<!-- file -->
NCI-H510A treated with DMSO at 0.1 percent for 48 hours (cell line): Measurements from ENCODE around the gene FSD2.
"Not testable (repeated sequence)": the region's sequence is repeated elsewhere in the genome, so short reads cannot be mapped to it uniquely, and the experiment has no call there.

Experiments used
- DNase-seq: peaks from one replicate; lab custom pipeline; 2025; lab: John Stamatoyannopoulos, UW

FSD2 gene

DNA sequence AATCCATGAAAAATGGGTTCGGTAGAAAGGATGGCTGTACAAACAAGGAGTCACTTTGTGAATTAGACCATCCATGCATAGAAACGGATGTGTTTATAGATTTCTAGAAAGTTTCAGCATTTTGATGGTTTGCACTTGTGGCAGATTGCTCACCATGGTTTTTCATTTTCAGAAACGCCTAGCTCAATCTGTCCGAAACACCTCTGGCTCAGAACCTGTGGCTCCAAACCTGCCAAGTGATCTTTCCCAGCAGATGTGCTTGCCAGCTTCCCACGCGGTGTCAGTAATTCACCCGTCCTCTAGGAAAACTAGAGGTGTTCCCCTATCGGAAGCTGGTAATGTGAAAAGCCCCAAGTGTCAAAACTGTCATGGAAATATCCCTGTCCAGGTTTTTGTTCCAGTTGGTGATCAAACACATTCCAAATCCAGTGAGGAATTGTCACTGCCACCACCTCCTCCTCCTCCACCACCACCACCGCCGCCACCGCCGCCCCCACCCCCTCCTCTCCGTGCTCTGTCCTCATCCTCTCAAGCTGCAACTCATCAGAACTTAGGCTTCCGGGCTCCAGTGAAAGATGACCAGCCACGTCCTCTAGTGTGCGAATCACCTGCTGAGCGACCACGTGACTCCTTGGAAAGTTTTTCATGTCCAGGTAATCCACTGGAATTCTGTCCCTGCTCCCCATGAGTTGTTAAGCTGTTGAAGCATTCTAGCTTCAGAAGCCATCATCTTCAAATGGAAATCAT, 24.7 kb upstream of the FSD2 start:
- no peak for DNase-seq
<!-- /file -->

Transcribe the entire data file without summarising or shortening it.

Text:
NCI-H510A treated with DMSO at 0.1 percent for 48 hours (cell line): Measurements from ENCODE around the gene FSD2.
"Not testable (repeated sequence)": the region's sequence is repeated elsewhere in the genome, so short reads cannot be mapped to it uniquely, and the experiment has no call there.

Experiments used
- DNase-seq: peaks from one replicate; lab custom pipeline; 2025; lab: John Stamatoyannopoulos, UW

FSD2 gene

DNA sequence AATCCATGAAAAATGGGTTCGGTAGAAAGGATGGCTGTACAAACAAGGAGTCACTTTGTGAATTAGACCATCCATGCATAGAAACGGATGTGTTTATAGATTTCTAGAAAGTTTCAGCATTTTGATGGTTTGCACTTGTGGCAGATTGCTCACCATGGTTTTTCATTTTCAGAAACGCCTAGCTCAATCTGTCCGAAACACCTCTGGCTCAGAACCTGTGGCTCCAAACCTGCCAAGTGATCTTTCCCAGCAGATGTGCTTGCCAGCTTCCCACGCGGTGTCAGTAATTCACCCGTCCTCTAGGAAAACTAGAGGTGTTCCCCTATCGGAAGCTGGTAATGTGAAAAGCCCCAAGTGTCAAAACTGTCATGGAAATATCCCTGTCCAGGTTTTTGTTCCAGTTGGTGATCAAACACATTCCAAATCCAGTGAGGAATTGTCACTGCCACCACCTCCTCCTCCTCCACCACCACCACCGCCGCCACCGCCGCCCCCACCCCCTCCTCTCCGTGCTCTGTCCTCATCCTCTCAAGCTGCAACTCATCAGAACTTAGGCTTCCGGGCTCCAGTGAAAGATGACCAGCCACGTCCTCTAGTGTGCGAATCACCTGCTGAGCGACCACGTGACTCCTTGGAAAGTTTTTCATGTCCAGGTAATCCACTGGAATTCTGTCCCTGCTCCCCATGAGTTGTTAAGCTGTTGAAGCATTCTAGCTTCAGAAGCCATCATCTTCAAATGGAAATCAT, 24.7 kb upstream of the FSD2 start:
- no peak for DNase-seq